David Robertson has been fantastic taking over for Mariano Rivera as the Yankees’ closer, converting 31-of-33 save chances with a 2.62 ERA, .191 opponents’ batting average, and 71 strikeouts in 45 innings.
None of which should be a surprise, because for five seasons Robertson was one of the elite setup men in baseball. However, with free agency right around the corner this offseason it’s definitely ideal timing for Robertson, who looks set to cash in big on the open market at age 29.
He might end up re-signing with the Yankees, but it’ll cost them a whole lot more than it would have six months ago when Robertson was apparently willing to give them a hometown discount. Here’s what he recently told George King of the New York Post:
I thought the calls would come but at this point right now I am going to wait and see how the season plays out. It would have to be a legit offer at this point of the year. This offseason I probably would have gone for a discount, although I wasn’t a closer.
New York has another stud setup man in Dellin Betances, but it’ll be interesting to see if the Yankees outbid everyone else to keep Robertson at a premium price tag.
The Padres fired manager Andy Green on Saturday, per an official team release. Bench coach Rod Barajas will step into the position for the remaining eight games of the 2019 season.
Executive Vice President and GM A.J. Preller gave a statement in the wake of Green’s dismissal:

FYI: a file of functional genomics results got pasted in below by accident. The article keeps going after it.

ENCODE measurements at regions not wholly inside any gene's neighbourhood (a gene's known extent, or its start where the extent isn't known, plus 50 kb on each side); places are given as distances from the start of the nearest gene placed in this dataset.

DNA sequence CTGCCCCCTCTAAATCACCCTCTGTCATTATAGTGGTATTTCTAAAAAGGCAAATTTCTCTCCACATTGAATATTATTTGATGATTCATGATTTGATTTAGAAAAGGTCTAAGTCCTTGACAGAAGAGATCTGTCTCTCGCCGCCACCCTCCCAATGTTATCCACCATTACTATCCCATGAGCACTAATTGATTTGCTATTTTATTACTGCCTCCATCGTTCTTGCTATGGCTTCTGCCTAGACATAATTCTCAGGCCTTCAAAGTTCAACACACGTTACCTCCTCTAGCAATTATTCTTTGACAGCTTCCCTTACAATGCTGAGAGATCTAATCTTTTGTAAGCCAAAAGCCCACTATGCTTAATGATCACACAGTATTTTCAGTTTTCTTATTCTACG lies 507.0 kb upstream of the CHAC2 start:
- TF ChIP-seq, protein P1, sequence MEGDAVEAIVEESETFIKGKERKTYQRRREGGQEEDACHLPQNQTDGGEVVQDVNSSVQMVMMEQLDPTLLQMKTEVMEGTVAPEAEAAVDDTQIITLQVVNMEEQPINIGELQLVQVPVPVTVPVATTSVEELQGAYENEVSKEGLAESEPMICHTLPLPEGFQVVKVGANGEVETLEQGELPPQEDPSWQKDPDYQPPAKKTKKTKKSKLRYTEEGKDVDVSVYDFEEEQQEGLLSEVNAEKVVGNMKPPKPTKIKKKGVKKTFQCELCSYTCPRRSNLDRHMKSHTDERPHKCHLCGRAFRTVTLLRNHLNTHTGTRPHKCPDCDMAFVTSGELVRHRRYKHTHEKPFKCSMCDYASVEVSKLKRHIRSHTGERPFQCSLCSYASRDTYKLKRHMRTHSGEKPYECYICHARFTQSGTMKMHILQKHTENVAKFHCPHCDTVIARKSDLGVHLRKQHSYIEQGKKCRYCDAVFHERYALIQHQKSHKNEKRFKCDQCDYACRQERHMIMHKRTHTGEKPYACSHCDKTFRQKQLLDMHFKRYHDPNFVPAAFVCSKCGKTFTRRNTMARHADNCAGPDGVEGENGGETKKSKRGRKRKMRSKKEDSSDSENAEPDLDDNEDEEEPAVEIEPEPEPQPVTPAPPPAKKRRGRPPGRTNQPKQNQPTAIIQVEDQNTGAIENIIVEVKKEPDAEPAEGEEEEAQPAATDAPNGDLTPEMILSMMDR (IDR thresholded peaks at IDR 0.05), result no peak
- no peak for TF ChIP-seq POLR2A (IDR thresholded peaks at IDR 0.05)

I want to thank Andy for his tireless work and dedication to the Padres over the last four seasons. This was an incredibly difficult decision, but one we felt was necessary at this time to take our organization to the next level and expedite the process of bringing a championship to San Diego. Our search for a new manager will begin immediately.
In additional comments made to reporters, Preller added that the decision had not been made based on the Padres’ current win-loss record (a fourth-place 69-85 in the NL West), but rather on the lack of response coming from the team.
“Looking at the performance, looking at it from an improvement standing, we haven’t seen the team respond in the last few months,” Preller said. “When you get to the point where you’re questioning where things are headed … we have to make that call.”
Since his hiring in October 2015, Green has faced considerable challenges on the Padres’ long and winding path to postseason contention. He shepherded San Diego through four consecutive losing seasons, drawing a career 274-366 record as the club extended their streak to 13 seasons without a playoff appearance. And, despite some definite strides in the right direction — including an eight-year, $144 million pact with Eric Hosmer, a 10-year, $300 million pact with superstar Manny Machado, and the development of top prospect Fernando Tatís Jr. — lingering injuries and inexplicable slumps from key players stalled the rebuild longer than the Padres would have liked.
For now, they’ll prepare to roll the dice with a new skipper in 2020, though any potential candidates have yet to be identified for the role. It won’t come cheap, either, as Green inked a four-year extension back in 2017 — one that should have seen him through the team’s 2021 campaign.